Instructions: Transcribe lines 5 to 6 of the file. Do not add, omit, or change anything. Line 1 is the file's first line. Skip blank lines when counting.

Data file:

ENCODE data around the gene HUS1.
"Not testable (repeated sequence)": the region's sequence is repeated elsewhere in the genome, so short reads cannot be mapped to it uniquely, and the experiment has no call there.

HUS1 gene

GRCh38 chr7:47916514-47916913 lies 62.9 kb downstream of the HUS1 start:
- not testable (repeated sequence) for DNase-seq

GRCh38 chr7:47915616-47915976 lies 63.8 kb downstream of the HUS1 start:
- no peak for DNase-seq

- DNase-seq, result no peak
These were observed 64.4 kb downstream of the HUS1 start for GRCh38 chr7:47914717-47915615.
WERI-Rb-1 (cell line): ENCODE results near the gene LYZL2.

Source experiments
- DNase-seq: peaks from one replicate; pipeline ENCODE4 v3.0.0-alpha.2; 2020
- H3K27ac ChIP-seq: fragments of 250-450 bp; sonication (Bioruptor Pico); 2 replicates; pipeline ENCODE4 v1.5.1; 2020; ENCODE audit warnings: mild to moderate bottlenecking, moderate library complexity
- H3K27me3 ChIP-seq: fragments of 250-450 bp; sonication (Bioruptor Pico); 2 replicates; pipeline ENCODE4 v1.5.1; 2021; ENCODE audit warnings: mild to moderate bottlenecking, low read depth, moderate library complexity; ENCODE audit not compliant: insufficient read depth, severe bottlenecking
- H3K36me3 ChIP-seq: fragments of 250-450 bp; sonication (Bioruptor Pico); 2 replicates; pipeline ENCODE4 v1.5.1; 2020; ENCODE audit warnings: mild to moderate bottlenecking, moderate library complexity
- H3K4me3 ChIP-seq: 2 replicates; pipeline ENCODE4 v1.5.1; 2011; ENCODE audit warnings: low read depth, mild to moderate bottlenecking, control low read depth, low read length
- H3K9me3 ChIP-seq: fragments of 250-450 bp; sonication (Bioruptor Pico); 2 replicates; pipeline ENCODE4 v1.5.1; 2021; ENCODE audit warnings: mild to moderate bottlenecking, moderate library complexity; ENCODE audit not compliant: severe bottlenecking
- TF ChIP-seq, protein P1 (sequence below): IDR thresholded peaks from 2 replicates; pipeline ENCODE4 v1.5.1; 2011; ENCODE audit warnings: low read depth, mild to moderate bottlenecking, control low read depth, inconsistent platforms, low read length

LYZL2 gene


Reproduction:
- not testable (repeated sequence) for DNase-seq

GRCh38 chr7:47915616-47915976 lies 63.8 kb downstream of the HUS1 start: